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#159400 01/12/07 10:36 AM
Joined: Jan 2005
Posts: 5,316
Cat Servant
Member
In the picture forums, there are many pictures of nightmare installations. Sometimes, we are asked to clean up a mess that, quite simply, has no "easy fix," and for which a bulldozer would be the tool of choice.

In such a situation, you mind thinks "what a nightmare- there's no way I want to get bogged down in this hellhole." Ok, that's what you think .... but what do you SAY to the customer?

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#159401 01/12/07 01:00 PM
Joined: Jun 2006
Posts: 613
M
Member
How about before I get involved in this project I want written authorization to fix the mess as well as provide the new installation. The thing that scares me the most about finding a mess is the owner probably does not care about the mess and is unwilling to fix anything much less pay for it. Except for new owners most of the bad cheques come from long time owners that don't like to fix things and aside from the mess are often also very bad customers. A very big deposit/retainer with your lawyer in escrow is the minimum insurance I would ask for from a new slumloard customer. Never work past the money. especially when you are very close to finished. the last bill often does not get paid.

#159402 01/12/07 01:55 PM
Joined: May 2005
Posts: 984
Likes: 1
G
Member
First off, I am assuming that you really don't want the job.

I'd nicely point out that there are a lot of issues with the existing conditions, that I could certainly deal with all of them, but it would cost a lot and take a lot of time.
I couldn't, in good consience (or legally) deal with just some of them; I'd need to bring everything up to the proper standards in order for the final job to be safe.

Then you start with rough estimates that keep getting more stuff added to them until they get the idea that it might be cheaper to tear down and rebuild...or that it would take them out of commission for quite a while.

If they still insist on starting the job, try giving them a duration; including the fact that you can't possibly commit 100% of your efforts on this task to the exclusion of all else.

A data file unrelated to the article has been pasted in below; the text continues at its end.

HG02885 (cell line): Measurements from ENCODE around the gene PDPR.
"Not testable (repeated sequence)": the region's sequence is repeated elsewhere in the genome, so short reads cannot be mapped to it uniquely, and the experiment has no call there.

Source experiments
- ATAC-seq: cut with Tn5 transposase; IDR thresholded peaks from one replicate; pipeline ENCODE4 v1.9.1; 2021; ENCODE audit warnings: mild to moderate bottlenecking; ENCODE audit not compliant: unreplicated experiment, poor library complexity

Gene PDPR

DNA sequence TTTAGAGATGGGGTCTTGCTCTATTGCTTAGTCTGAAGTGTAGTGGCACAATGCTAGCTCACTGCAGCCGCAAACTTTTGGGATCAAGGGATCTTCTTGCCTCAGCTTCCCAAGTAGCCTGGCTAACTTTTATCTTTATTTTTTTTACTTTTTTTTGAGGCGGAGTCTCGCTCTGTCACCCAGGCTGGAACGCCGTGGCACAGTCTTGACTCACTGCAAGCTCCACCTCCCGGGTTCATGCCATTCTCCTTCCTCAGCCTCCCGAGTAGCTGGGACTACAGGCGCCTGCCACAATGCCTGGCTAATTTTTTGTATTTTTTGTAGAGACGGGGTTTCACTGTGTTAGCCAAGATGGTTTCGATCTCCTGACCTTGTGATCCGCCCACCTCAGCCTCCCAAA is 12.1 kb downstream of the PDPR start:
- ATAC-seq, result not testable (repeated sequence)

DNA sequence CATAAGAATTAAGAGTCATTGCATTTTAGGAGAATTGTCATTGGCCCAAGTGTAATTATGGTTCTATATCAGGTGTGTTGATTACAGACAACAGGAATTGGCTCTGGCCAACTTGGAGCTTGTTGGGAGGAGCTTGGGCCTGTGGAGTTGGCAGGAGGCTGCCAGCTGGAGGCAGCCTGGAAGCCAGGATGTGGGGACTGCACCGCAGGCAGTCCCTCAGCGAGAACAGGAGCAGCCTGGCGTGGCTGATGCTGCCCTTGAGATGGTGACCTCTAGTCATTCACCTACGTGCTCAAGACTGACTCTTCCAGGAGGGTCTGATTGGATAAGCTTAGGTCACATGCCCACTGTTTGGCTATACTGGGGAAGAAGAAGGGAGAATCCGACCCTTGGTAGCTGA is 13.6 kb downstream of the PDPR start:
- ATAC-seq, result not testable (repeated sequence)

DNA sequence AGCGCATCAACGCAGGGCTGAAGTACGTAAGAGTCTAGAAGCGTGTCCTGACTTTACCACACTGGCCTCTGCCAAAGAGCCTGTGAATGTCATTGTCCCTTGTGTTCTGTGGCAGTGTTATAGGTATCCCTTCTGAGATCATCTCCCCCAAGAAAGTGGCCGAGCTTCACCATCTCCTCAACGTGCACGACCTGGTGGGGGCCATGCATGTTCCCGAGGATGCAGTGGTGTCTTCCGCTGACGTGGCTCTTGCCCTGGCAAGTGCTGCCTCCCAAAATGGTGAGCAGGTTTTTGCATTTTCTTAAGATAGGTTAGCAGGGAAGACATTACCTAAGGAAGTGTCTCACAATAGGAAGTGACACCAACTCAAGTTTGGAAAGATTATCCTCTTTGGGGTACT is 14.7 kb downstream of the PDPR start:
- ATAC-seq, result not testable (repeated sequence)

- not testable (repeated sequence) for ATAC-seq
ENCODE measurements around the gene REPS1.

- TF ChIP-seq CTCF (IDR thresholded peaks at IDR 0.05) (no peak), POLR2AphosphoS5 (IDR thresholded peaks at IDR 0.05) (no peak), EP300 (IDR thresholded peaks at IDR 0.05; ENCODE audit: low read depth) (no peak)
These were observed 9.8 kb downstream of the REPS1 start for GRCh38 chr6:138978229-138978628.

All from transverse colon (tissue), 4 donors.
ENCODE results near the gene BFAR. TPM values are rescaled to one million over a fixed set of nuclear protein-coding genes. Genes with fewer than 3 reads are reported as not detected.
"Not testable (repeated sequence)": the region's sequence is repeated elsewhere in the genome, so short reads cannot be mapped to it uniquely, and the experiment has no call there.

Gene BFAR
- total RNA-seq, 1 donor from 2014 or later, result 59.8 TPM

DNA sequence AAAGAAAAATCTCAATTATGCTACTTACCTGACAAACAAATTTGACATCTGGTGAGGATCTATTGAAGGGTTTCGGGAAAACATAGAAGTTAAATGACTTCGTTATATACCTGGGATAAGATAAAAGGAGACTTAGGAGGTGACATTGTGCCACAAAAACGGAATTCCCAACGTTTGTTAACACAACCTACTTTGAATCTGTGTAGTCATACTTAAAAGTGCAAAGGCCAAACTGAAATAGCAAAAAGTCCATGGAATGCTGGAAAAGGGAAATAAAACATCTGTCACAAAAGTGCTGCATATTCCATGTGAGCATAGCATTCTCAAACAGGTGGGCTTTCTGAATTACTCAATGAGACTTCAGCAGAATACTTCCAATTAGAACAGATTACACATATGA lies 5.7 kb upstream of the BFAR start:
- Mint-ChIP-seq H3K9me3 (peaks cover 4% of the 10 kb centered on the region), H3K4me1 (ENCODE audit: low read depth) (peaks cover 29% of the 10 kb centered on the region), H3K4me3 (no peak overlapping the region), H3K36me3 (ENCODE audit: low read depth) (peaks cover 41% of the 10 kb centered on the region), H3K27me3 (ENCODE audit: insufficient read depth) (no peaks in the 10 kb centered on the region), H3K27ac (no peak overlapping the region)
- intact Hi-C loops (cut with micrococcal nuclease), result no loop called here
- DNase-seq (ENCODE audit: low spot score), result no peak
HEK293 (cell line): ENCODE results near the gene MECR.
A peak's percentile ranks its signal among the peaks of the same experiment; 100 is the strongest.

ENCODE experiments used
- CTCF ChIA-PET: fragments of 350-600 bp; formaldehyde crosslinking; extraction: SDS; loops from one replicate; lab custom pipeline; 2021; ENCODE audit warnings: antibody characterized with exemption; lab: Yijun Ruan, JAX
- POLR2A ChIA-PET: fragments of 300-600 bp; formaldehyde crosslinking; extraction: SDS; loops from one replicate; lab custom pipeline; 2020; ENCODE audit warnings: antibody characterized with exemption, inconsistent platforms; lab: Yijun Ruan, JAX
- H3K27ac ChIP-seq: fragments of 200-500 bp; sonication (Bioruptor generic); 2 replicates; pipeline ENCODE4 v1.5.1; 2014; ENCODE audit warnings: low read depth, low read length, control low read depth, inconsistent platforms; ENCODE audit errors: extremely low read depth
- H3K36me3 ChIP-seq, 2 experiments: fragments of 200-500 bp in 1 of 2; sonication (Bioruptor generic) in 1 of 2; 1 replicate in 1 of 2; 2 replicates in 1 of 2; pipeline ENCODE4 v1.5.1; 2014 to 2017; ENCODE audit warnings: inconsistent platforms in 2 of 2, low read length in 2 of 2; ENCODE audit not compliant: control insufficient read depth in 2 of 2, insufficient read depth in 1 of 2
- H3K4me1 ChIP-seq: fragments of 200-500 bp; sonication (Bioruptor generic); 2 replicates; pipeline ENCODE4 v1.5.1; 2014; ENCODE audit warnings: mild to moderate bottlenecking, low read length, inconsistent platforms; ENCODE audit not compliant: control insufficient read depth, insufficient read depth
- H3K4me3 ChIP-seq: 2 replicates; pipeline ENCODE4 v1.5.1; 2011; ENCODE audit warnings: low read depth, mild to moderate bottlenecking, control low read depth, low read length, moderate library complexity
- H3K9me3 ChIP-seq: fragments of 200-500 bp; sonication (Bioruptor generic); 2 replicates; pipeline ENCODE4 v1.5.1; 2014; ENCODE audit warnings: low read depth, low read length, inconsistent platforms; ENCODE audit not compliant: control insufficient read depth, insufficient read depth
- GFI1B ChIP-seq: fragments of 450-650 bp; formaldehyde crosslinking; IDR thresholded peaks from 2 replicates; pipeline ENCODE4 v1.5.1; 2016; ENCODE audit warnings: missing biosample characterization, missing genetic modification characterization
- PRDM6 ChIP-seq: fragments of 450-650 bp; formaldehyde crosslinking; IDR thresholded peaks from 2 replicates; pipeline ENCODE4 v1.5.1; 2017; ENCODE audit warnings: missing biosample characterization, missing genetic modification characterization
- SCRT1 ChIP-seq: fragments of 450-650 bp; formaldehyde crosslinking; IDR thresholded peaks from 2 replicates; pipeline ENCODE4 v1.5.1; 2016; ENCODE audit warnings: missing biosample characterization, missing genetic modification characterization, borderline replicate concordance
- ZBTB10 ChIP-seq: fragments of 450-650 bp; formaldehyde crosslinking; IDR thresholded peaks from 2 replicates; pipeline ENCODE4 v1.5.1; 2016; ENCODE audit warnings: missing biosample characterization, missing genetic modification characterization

If you're stuck doing it, start with small-ish items and see if you get paid. If there is an issue with payment, you might be best to cite that as the problem and walk away.

If I don't want to do the work, but not have this guy badmouth me to his friends; I'd stack the deck while talking to him about the job so that HE'S the one who decides against proceeding.

That way, I'm still the good guy...and I don't have to get involved with a can of worms.


Ghost307
#159403 01/12/07 05:19 PM
Joined: Jan 2007
Posts: 20
1
Member
Normally when looking at a job I figure man hours and materials in order to come up with a price. When looking at an electrical abortion I figure it differently, I say to my self "What would someone have to pay me to make me become interested in this job?".

So I just throw a number at it, something so high it's obscene. A price so ridiculous, so extreme it can't be spoken out loud. I write the number on a scrap piece of paper and push it toward the client, careful to avoid eye contact.

The next few seconds are the most dangerous, you just can't predict how some people will react. Be prepared for things to get ugly, but it might be ok, they might go for it. Those are sweet victories.

I hate fixing other people's garbage, so if I do it, I want big money.

#159404 01/13/07 12:20 AM
Joined: Aug 2005
Posts: 250
T
Member
" I write the number on a scrap piece of paper and push it toward the client, careful to avoid eye contact."

lol, Thats sweet. I'm gonna start using that technique to my 'home improvement' buddy who always talks me into one abortion or another.


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